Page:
One Guy’s Arguments Against What We Were Taught to Believe

Taking a Pass at Marriage

So I recently did something I’m not proud of: After a night of many, many, many, many drinks — and perhaps a few other components — I hit on my friend’s wife.

I only know I did this because I was informed of it, by her, the following day. The subject line of the email read “Last night,” and its body detailed my slurred attempts to make a play for this unsuspecting woman.

None of it was lecherous, just clumsy and extremely uncouth. I, of course, replied, offering my sincerest apologies and clarifying that, had I been anywhere in the vicinity of my right mind, I never would have thought of, much less attempted, such an insane venture. I sent my slighted buddy — her spouse — a text stating the same. He was cordial, though I suspect I won’t be invited to Thanksgiving dinner this year.

In the days following my faux pas, my conscience took very few breaks from tearing into me, which I was fine with. I deserved it. The last thing you do after taking a figurative whiz on a couple’s marital vows is look for sympathy. In under a week, I believe I had three marginal panic attacks, four sleepless nights, and a roughly 120-hour stomachache. Again, all of this was fitting penance for my incredible misstep.

While I was seeking counsel, some dear friends of mine, both male and female — incidentally, I refer to them as “dear” because they spared me the obvious “you fucked up” lectures — gave me open-minded guidance and advice.

They said, “You’re only human,” and “It happens,” and “This will pass in time.” Their kind words were appreciated, whether they meant them or not. My friends allowed me, and me alone, to kick myself while I was down, as they realized two pointed feet were more than enough.

But where was the lesson in all of this? What was the takeaway? Was it that, in a perfect world, you could betray a friend’s trust and he and his spouse might eventually just get over it? When posed with this question, my faithful companions should have responded with, “Get your brains out of your balls and stop looking for poetic meaning in making a pass at your friend’s wife.”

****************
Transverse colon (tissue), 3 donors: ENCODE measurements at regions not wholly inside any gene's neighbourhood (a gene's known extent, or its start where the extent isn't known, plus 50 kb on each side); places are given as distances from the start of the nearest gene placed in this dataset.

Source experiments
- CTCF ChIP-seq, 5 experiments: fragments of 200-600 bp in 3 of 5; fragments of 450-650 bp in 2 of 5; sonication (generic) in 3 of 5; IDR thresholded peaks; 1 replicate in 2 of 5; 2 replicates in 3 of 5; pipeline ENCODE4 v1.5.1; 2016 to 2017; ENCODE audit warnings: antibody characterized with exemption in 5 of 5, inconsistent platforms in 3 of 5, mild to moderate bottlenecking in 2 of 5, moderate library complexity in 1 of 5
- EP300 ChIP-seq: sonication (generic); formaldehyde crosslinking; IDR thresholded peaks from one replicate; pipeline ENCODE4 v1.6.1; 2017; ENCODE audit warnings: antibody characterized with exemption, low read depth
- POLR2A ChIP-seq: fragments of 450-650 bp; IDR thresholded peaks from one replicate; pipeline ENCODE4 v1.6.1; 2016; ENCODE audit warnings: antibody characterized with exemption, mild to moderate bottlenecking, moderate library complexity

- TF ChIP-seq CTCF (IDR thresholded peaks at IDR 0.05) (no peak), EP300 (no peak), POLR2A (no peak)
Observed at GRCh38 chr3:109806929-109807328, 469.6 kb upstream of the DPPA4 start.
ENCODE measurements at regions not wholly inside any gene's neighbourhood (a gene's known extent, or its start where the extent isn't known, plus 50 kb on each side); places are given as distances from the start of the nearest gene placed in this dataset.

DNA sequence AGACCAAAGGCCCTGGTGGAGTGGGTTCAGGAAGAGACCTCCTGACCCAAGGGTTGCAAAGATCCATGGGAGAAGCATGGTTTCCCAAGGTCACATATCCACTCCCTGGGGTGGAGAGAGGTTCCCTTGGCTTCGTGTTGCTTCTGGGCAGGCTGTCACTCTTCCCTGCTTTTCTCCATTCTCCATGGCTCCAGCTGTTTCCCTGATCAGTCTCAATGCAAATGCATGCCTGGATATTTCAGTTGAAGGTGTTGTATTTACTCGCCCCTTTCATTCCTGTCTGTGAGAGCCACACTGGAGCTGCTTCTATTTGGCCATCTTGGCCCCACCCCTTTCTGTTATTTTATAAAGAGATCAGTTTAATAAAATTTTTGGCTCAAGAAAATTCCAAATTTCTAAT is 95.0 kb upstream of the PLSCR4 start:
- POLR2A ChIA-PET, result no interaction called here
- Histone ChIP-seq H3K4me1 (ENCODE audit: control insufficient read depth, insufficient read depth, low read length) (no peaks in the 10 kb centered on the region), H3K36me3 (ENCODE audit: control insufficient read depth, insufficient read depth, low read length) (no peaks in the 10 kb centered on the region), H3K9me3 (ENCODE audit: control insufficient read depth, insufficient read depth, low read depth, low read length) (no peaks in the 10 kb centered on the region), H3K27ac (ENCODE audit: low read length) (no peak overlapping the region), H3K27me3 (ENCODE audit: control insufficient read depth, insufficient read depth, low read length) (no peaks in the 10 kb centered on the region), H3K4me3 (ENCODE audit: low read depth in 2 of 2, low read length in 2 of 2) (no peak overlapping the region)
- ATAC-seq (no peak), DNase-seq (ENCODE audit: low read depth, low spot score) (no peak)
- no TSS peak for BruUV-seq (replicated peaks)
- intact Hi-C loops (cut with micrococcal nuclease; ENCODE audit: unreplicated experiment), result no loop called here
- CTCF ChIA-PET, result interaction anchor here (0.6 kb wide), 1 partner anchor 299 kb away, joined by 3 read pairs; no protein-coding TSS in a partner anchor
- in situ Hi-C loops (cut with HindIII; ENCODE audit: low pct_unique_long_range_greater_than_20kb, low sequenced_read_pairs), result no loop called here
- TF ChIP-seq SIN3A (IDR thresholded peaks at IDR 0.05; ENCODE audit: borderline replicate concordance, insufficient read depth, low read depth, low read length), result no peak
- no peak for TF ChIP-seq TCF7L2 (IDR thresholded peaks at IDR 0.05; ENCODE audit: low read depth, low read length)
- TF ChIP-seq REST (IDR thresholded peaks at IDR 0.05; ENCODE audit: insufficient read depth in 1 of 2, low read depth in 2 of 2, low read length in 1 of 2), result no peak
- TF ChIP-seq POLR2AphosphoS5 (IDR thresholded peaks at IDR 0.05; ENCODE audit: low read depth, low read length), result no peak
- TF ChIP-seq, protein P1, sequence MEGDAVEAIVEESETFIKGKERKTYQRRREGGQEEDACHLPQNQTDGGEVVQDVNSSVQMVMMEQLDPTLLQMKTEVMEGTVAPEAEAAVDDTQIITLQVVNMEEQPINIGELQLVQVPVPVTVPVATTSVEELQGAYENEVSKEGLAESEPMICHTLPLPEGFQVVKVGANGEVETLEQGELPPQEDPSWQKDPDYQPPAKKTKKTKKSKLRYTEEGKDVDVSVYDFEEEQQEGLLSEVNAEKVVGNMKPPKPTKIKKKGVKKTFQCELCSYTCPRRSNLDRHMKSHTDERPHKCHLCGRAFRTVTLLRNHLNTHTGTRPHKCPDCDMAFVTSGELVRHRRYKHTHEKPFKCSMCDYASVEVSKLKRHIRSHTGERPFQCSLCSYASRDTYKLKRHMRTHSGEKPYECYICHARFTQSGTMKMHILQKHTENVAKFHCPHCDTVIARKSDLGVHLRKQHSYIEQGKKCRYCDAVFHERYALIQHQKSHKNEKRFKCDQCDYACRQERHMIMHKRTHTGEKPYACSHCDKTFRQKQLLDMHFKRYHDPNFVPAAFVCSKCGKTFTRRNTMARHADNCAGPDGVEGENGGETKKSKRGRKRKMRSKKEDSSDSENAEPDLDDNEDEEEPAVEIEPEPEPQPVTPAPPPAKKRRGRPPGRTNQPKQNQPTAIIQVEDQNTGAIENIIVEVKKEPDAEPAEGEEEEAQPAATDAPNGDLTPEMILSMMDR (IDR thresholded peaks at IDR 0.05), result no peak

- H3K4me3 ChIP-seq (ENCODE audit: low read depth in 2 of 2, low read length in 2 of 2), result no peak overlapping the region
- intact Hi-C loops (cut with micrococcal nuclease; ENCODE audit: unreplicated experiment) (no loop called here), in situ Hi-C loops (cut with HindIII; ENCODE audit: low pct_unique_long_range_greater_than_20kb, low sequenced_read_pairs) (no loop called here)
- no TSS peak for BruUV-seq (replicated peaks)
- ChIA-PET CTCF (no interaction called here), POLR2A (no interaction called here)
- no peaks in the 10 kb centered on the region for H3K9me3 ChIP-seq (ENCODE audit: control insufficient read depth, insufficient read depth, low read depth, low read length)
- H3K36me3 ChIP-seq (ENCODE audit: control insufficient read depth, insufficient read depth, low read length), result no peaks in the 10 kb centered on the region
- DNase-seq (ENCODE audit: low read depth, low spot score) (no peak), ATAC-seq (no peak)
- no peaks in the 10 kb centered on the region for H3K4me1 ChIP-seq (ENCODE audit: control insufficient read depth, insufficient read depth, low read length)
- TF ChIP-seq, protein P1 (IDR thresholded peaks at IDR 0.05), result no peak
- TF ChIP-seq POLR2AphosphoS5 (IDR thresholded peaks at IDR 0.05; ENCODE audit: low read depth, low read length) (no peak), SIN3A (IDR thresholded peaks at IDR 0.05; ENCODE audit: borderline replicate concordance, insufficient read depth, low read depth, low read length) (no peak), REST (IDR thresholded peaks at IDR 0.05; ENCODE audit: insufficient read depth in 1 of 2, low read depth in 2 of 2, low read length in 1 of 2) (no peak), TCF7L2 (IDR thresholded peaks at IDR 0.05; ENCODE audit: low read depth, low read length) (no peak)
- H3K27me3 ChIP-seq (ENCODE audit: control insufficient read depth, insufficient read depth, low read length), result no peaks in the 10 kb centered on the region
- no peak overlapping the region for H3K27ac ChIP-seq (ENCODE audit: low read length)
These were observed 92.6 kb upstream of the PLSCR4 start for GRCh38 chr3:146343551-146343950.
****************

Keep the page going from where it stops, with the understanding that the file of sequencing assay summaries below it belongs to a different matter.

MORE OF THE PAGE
But nobody gave that, or any other, answer. So I continued to haplessly search for my own meaning in all of this and stopped pestering my pals for a life lesson in a complicated situation they didn’t cause.

This treasure hunt, at times aimless, at other times infuriating, eventually drove me to the greater realization I’d hoped for: Traditional marriage is not for me.

After years of stressing over my commitment issues, questioning my reluctance to settle down, and the idea of long-term relationships giving me the same sick feeling I had every night the weekend I headlined at a fish restaurant called Off the Hook in Marco Island, Florida, I finally understood that it wasn’t me. It was you, Marriage.

But what the fuck does this have to do with the shitty thing I did to my friend and his wife? I’d like to think there’s a profound connection. I haven’t been living my truth. Ugh, I hate that expression, even when it applies. But not living my truth led to not loving my life, led to not seeing my worth, led to not realizing my potential.

The undercurrent of discontent in my head, even though unrealized and unnoticed, is probably what caused me to attempt to sabotage someone else’s happiness, albeit inadvertently.

I’m not trying to put too fine a point on the matter. I get that sometimes we drink, sometimes we drink too much, sometimes we black out, and sometimes we hit on the wrong person: bosses, coworkers, a friend of your mom’s, a distant cousin, a less distant cousin, and so on.

But I can’t help but believe that the mom in A Christmas Story had a lengthy string of subconscious motivations that started well before she accidentally broke that leg lamp. The dad knew what was really going on. “You used up all the glue ON PURPOSE!”